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Latest Trees of Canada Stories

2008-07-05 09:00:14

By Debra McCown, Bristol Herald Courier, Va. Jul. 5--ABINGDON, Va. -- The region's forests are not what they used to be. Never mind old-timers' talk about the days before clear-cutting and construction; the problem is much more sinister. One by one, native tree species are falling victim to foreign insects that take no prisoners, and experts say it's only going to get worse. Walking through the woods today, it's nearly impossible to find an American chestnut, the durable hardwood...

2007-09-25 18:00:27

U.S. researchers travel to Canada next spring to study simulated global warming involving about 2,000 sugar maple tree seedlings. Northern Illinois University Professors Lesley Rigg and David Goldblum have been awarded a $260,000 National Science Foundation grant to simulate global warming on sugar maple seedlings now growing in Canada's Lake Superior Provincial Park. The researchers will build rain-exclusion, temperature-controlled structures over the seedlings to simulate temperature...

2007-04-19 06:00:00

By Abrams, Marc D No species in the eastern United States better exemplifies a ubiquitous yet subordinate tree than does blackgum (Nyssa sylvatica). What enables blackgum to grow nearly everywhere, but almost always at very low densities? It is the longest-lived hardwood species in the eastern United States, with a maximum age that can exceed 650 years. It is inherently slow growing, which most likely explains its great longevity and high shade tolerance; it is also one of the few tree...

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2004-11-26 05:00:00

There are more Christmas trees than people in Colebrook, N.H. There are 500,000 trees alone at Weir Tree Farms, a family-owned farm considered to be the town's largest - that's 200 times more trees than Colebrook's population of 2,500. "We're trying to grow a lot of nice trees and make a lot of children happy at Christmas time," said William Weir, 65, whose family will cut 14,000 balsam fir, fraser fir and "fralsam" hybrids this year. Perched on the Vermont border, Colebrook is considered...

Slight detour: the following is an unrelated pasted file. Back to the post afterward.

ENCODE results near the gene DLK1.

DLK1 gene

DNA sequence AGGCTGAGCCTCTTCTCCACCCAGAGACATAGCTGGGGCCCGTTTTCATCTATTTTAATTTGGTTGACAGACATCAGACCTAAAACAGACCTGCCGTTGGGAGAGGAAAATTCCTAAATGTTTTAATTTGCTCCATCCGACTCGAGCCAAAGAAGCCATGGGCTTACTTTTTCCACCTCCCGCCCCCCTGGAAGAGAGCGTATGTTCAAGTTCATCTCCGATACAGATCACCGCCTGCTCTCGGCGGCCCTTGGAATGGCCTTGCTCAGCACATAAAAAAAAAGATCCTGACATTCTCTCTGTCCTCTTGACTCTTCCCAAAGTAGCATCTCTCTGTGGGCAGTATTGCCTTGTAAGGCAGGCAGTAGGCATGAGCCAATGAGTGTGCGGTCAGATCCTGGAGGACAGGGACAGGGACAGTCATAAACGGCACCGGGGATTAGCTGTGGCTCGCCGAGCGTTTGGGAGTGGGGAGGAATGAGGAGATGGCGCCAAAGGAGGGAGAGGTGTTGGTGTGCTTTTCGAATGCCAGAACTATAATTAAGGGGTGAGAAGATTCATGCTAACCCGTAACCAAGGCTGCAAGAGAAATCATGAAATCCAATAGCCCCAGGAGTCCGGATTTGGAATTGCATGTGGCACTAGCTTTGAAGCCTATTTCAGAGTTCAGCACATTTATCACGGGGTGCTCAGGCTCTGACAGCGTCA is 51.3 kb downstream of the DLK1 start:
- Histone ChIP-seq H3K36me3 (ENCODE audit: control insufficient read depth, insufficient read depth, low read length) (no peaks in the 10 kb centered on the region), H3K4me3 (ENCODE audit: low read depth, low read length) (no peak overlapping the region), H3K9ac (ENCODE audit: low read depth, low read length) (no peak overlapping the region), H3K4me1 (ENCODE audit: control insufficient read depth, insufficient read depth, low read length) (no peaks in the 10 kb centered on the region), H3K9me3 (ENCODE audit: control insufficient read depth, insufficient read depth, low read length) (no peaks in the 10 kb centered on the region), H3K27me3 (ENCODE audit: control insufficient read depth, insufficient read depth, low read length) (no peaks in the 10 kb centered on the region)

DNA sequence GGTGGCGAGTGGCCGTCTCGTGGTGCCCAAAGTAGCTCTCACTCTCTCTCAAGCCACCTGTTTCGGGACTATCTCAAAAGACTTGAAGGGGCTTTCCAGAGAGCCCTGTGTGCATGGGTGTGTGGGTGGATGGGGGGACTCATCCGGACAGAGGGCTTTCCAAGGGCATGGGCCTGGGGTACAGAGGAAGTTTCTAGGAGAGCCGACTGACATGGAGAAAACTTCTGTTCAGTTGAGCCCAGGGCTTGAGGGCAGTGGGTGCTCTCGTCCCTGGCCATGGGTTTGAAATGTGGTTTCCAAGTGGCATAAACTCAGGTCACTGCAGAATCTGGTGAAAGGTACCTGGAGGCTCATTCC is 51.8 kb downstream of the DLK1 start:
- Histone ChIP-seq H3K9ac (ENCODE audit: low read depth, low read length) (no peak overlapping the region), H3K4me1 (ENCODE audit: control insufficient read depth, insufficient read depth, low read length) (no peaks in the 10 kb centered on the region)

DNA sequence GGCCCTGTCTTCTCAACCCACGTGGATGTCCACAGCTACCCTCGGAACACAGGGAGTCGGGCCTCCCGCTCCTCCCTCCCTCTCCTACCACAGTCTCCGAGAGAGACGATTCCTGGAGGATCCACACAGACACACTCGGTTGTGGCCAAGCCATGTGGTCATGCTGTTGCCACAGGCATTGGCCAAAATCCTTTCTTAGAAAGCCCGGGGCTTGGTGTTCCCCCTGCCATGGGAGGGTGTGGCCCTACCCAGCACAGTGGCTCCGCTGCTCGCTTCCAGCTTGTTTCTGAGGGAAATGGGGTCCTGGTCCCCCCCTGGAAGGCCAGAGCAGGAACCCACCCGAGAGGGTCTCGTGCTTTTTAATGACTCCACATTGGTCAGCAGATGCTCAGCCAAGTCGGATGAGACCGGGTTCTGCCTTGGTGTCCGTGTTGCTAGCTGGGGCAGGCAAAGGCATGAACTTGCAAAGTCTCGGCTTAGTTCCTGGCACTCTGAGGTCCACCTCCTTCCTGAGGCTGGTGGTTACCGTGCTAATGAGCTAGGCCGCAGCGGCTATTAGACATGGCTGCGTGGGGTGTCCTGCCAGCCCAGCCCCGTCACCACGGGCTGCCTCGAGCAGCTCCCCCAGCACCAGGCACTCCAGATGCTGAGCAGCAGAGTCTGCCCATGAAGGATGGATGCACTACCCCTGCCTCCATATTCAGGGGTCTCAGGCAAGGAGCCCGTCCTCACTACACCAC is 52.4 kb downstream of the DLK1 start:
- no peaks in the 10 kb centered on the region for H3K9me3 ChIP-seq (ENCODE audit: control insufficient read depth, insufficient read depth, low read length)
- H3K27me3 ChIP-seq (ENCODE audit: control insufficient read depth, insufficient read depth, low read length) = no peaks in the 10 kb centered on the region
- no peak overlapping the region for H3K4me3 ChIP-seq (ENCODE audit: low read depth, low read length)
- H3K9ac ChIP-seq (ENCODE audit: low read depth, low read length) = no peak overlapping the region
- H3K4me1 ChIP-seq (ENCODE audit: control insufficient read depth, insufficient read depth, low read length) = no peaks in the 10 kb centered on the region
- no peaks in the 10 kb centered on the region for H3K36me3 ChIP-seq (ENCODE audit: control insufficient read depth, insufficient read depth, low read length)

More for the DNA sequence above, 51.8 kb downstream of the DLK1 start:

Latest Trees of Canada Reference Libraries

31_333f4ba6ce441299fd45fac924790ec1
2007-12-27 09:32:46

The American Beech (Fagus grandifolia), is a species of beech native to eastern North America. It can be found from Nova Scotia west to southern Ontario in Canada, and Wisconsin south to eastern Texas and east to northern Florida in the United States. Trees in the southern half of its range are sometimes distinguished as a separate species. A related beech native to the mountains of central Mexico is sometimes treated as a subspecies of the American Beech, but is actually a separate species,...

0_e3298ca02c15c613d4740c49ab0c6c75
2007-12-27 09:13:38

The Balsam Fir (Abies balsamea), is a North American fir, native to most of eastern and central Canada and the northeastern United States. In Canada it is found from Newfoundland to central Alberta. In the United States the Balsam Fir is found from Minnesota to Maine, and south in the Appalachian Mountains to West Virginia. It is a small to medium-size evergreen tree from 45 to 65 feet tall, with a narrow conic crown. Few balsams may grow to over 85 feet tall. The bark on young trees is...

35_876a98e81e2bc4d308fd55de0202b764
2005-06-14 10:31:10

Yellow Birch (Betula alleghaniensis, synomym B. lutea), is a species of birch native to eastern North America, from Nova Scotia, New Brunswick, and southern Quebec west to Minnesota, and south in the Appalachian Mountains to northern Georgia. It is the Provincial tree of Quebec and the name reflects the color of the tree's bark. This medium-sized deciduous tree reaches 20 m tall (exceptionally to 30 m) with a trunk up to 80 cm diameter. The bark is smooth, yellow-bronze, flaking in fine...

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Word of the Day
malpais
  • The ragged surface of a lava-flow.
'Malpais' translates from Spanish as 'bad land.'